Is Nature pushing drugs to scientists?

So last year, Nature did an editorial about "cognitive enhancement" drugs, and now they've done a web survey to follow up on the editorial, asking their readers to comment on whether they've used prescription or other drugs for enhancing their performance. It's been widely reported that this is a survey of scientists (Nature's main audience), although being a web survey it's probably not all that representative.

The magazine reports on the results this week:

One in five respondents said they had used drugs for non-medical reasons to stimulate their focus, concentration or memory. Use did not differ greatly across age-groups (see line graph, right), which will surprise some.

The graph mentioned shows that the 60-year-olds dose themselves just as much as 30-year-olds, and nearly as much as those less than 25. The main drugs are Ritalin, Provigil, beta blockers (which combat anxiety), and Adderall. The number who use these under prescriptions is dwarfed by those using them illicitly.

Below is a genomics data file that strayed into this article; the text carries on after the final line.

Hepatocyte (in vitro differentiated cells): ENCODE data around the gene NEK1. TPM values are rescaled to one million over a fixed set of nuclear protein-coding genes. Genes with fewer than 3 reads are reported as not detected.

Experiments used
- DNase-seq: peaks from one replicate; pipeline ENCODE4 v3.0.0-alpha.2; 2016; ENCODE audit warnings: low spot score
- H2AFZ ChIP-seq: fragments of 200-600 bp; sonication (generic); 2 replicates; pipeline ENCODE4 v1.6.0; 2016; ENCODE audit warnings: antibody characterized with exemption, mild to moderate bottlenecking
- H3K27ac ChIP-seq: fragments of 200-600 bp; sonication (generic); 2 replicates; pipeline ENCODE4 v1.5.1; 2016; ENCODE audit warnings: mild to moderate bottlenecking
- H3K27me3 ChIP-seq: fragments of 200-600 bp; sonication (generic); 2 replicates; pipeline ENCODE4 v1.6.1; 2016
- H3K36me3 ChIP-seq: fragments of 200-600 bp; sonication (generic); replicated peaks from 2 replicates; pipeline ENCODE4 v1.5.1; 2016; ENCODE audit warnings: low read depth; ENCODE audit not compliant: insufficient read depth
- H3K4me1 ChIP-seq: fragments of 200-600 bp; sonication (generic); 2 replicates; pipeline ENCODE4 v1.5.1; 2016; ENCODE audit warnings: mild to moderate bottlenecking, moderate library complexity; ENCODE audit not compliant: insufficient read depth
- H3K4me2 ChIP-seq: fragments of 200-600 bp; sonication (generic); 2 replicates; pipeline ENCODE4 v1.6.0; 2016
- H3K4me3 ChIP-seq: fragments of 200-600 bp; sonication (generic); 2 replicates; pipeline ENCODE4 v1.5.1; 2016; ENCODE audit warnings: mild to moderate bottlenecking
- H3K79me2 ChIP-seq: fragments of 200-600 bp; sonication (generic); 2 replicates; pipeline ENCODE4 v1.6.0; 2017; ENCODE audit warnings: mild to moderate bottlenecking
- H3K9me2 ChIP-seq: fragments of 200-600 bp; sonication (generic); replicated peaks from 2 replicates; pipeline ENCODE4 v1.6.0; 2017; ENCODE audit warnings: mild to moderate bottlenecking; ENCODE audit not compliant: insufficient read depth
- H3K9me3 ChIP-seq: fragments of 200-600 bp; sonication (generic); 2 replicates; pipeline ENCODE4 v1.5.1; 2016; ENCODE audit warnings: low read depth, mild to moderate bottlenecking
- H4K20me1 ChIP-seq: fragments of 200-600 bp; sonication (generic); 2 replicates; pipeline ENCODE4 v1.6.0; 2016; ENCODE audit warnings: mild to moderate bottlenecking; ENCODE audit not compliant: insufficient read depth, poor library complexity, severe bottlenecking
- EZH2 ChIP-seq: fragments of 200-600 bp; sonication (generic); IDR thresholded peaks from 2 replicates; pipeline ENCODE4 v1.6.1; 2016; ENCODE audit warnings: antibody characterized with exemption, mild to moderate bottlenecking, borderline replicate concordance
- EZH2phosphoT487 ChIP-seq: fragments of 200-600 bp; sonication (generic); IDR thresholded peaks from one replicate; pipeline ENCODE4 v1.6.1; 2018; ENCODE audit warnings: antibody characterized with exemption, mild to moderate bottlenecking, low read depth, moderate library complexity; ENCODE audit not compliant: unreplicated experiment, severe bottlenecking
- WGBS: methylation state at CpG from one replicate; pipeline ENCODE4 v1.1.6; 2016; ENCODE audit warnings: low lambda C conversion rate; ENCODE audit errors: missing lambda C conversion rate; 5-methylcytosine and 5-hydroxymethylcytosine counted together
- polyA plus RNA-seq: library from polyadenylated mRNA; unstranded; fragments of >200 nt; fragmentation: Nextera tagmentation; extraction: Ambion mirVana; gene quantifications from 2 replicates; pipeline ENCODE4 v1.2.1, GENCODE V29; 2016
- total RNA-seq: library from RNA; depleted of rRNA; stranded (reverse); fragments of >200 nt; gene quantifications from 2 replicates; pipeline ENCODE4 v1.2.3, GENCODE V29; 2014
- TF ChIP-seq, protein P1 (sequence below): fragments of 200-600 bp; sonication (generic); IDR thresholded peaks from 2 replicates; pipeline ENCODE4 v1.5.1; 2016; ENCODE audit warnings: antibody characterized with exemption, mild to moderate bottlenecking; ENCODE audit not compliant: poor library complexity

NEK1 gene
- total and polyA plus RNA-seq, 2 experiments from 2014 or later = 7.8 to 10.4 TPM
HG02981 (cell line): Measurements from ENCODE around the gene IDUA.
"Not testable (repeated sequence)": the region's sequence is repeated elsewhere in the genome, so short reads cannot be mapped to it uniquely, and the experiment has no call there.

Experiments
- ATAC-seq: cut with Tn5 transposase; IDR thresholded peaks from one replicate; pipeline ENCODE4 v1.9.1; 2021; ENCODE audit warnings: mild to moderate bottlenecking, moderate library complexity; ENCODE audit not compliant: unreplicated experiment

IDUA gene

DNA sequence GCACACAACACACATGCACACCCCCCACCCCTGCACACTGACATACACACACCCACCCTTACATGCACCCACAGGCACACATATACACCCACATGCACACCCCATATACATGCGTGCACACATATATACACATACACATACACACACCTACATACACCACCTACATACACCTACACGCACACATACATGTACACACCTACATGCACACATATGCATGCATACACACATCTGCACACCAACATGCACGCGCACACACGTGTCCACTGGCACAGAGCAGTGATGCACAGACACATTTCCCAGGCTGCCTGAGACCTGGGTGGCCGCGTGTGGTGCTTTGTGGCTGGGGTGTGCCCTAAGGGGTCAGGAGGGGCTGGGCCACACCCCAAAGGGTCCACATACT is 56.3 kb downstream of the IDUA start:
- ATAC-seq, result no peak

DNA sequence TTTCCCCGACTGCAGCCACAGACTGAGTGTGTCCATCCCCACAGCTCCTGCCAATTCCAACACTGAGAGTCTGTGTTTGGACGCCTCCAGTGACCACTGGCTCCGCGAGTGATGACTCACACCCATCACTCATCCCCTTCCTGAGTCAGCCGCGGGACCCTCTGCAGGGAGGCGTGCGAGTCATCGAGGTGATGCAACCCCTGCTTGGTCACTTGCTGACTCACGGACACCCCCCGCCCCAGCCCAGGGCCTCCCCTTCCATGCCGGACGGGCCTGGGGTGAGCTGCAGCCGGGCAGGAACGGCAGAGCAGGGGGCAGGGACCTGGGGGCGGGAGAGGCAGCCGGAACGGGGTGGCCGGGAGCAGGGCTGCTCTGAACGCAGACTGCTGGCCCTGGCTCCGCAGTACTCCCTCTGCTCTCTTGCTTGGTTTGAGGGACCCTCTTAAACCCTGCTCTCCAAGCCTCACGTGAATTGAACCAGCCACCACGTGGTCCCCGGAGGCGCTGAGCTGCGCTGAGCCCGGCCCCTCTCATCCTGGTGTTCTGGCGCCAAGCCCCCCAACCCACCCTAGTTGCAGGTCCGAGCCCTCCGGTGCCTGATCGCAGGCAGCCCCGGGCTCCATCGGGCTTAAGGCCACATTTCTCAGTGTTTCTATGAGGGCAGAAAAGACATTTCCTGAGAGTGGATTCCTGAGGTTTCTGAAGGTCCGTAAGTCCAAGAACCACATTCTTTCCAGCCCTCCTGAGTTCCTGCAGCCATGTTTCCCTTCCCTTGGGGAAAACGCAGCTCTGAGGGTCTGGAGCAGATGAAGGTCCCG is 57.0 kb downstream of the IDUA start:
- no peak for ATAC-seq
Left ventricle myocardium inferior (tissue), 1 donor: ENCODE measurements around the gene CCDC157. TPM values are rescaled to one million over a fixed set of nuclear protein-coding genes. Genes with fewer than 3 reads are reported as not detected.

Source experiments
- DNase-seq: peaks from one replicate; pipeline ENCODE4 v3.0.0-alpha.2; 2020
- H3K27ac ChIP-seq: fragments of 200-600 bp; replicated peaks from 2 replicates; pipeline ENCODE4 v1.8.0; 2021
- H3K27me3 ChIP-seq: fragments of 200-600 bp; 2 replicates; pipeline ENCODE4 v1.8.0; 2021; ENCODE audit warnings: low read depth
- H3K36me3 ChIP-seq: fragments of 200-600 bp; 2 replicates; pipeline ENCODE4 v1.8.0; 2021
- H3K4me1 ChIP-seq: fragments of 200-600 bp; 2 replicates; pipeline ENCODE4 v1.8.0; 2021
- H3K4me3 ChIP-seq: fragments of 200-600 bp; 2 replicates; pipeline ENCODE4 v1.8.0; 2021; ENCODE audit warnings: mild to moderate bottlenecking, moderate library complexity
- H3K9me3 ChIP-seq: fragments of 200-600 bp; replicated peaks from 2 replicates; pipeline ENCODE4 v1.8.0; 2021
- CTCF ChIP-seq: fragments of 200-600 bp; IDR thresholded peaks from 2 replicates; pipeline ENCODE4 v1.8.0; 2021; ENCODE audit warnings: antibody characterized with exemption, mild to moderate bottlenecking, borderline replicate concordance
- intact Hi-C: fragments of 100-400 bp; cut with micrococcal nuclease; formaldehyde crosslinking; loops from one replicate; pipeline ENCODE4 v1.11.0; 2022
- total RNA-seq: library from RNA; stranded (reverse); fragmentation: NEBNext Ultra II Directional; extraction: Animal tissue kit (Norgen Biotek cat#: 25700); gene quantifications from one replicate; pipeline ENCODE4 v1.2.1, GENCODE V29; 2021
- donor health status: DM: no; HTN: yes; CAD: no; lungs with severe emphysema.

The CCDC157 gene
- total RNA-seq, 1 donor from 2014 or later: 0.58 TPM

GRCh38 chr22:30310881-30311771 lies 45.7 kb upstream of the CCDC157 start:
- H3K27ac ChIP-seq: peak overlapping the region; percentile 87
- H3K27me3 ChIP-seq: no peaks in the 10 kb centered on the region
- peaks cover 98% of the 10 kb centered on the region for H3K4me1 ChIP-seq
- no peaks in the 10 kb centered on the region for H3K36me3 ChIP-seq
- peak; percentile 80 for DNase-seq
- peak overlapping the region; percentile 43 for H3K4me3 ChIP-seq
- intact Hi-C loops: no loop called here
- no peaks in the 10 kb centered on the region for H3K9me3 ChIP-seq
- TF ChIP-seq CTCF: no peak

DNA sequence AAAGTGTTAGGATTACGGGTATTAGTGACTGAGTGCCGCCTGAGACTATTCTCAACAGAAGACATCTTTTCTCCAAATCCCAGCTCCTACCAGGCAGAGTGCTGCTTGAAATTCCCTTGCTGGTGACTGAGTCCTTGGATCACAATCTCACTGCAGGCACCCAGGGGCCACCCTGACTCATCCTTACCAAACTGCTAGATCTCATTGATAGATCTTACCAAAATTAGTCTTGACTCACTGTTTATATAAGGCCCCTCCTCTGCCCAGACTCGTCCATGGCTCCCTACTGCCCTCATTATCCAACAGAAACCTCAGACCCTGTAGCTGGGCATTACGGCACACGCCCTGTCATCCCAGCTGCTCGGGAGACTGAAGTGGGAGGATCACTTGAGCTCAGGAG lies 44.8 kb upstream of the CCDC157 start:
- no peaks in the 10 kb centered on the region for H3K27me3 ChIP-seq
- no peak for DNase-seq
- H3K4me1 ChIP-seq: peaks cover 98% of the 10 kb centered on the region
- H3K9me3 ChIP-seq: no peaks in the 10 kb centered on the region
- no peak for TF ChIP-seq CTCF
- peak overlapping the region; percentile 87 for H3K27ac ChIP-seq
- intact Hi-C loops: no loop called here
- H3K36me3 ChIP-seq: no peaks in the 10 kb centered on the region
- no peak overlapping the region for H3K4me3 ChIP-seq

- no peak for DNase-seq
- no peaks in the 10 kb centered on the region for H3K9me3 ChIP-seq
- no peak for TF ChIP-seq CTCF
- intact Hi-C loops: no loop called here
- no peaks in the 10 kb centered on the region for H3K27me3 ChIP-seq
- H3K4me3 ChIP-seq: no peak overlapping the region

But here's what I find interesting:

The most popular reason for taking the drugs was to improve concentration. Improving focus for a specific task (admittedly difficult to distinguish from concentration) ranked a close second and counteracting jet lag ranked fourth, behind 'other' which received a few interesting reasons, such as "party", "house cleaning" and "to actually see if there was any validity to the afore-mentioned article".

In other words, some proportion of the respondents started using drugs because they read about it in Nature.

Jeez, I wonder what other things people start believing just because they read it in Nature...